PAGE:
Head coach Ryan McBrayer, center, looks for pads that will fit senior lineman Caden Wechsler as the Sabino High School Sabercats get fitted for helmets and pads. Wechsler amassed 28 solo tackled a year ago and can play on both sides of the ball.

The Star is counting down Southern Arizona's top 22 football players. Up today: No. 12, Sabino lineman Caden Wechsler.

Name: Caden Wechsler

The rundown: Wechsler is a 6-foot-4-inch, 275-pound senior lineman at Sabino High School.

Who he is: It’s Wechsler’s last go-around at Sabino, and the senior is penciled in to start both ways for the Sabercats. He contributed to Sabino’s 2017 playoff run from both the defensive tackle and offensive tackle spots.

Over the summer, Wechsler focused on learning techniques and footwork to become a better offensive tackle, which is the position head coach Ryan McBrayer believes he will play in college.

Wechsler has received college interest from Northern Arizona and Black Hills State, a Division II program in South Dakota.

Wechsler, however, prefers defensive tackle, in part because he could force all of his weight forward and use his size to make plays in the backfield. He’s opening up more to the offensive line, considering it will likely prepare him for the next level.

Wechsler says the toughest challenge for him this year will be the “mind game” as he adjusts from playing offense to defense on any given play.

His enormous, college-ready frame automatically makes him a force to be reckoned with. On the defensive side of the ball, he will still have the same role as Sabino’s top player in the front seven.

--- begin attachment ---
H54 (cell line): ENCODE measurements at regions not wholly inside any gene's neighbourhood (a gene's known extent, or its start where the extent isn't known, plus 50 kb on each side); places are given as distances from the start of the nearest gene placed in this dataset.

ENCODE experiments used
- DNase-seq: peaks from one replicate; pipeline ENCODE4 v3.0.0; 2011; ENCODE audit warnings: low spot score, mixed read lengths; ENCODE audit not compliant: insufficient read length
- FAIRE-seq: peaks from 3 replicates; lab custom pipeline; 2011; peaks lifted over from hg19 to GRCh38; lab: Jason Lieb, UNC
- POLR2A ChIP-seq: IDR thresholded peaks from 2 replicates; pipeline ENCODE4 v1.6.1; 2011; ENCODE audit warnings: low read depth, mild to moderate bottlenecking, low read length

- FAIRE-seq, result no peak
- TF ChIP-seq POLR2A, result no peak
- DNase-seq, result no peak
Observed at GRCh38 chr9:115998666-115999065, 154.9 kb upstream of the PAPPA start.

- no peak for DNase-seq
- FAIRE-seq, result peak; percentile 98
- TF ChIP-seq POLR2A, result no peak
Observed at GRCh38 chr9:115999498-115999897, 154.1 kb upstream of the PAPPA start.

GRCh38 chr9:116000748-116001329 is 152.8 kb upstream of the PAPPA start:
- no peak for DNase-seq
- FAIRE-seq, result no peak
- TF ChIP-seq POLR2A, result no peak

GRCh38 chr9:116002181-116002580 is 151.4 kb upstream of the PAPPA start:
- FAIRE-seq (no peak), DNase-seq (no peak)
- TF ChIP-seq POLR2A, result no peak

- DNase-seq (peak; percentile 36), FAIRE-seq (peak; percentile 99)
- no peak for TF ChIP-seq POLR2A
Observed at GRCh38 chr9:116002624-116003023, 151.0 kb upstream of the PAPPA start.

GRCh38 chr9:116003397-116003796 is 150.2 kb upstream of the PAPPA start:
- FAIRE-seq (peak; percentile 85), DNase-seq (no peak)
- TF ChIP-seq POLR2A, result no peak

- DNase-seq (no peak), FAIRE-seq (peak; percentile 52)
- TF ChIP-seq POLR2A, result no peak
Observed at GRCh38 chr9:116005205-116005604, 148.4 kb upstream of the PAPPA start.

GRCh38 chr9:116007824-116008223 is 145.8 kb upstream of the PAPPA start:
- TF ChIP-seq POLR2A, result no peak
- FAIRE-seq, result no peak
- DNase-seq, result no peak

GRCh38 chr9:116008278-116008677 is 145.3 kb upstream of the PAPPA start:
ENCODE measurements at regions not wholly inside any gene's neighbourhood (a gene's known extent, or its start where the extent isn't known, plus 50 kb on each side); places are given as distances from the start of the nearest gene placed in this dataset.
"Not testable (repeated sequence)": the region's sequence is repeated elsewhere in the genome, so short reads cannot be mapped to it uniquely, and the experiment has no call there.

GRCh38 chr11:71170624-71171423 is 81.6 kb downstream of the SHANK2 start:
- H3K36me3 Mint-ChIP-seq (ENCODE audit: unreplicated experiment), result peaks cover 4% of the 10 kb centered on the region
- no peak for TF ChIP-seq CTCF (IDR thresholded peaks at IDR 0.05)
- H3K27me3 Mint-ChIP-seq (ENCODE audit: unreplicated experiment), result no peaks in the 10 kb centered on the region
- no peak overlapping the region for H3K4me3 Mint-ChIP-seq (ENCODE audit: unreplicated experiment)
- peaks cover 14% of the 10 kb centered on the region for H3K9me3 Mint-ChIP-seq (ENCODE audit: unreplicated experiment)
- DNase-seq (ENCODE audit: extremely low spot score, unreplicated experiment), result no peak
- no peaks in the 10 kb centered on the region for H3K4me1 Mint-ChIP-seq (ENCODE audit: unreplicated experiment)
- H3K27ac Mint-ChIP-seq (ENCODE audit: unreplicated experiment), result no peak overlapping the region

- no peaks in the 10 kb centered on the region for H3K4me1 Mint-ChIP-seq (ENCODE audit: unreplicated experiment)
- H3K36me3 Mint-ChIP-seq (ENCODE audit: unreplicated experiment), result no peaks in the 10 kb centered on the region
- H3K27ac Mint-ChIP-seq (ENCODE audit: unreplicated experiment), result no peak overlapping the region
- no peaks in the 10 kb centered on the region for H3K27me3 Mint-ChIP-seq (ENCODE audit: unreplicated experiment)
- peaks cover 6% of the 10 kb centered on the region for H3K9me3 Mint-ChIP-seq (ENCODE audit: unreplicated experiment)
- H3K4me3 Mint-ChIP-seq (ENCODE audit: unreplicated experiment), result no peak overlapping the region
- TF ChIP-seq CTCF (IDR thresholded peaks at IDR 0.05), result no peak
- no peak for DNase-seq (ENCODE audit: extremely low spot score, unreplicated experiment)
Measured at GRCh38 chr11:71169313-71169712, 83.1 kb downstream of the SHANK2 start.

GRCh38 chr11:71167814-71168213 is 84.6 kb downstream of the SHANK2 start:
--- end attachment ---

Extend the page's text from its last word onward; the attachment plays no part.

A handful of colleges around the country have shown interest in No. 79, which is the same number Wechsler’s dad wore in high school in Michigan. Wechsler says he hopes to win a state championship this season so he could have a ring with No. 79 engraved into it, just like his dad.

Proof he’s good: Wechsler finished the 2017 season with 28 solo tackles. His stature alone will make him a space-eater on the defensive line for the Sabercats.

He said it: “He’s grown tremendously as a player. He is a person who came from Michigan with what we’ll call limited technique ability, but (in) the three years here he has really bought into the program, the weightlifting program (and) learned about the finer details of what it takes to be a good football player. He’s always had the natural size and strength; we just kind of had to bring out that technique and teach him how to be a good football player. I think he’s gearing up to have a great senior season, the sky’s the limit for him on what he’s going to be able to do this year.” — McBrayer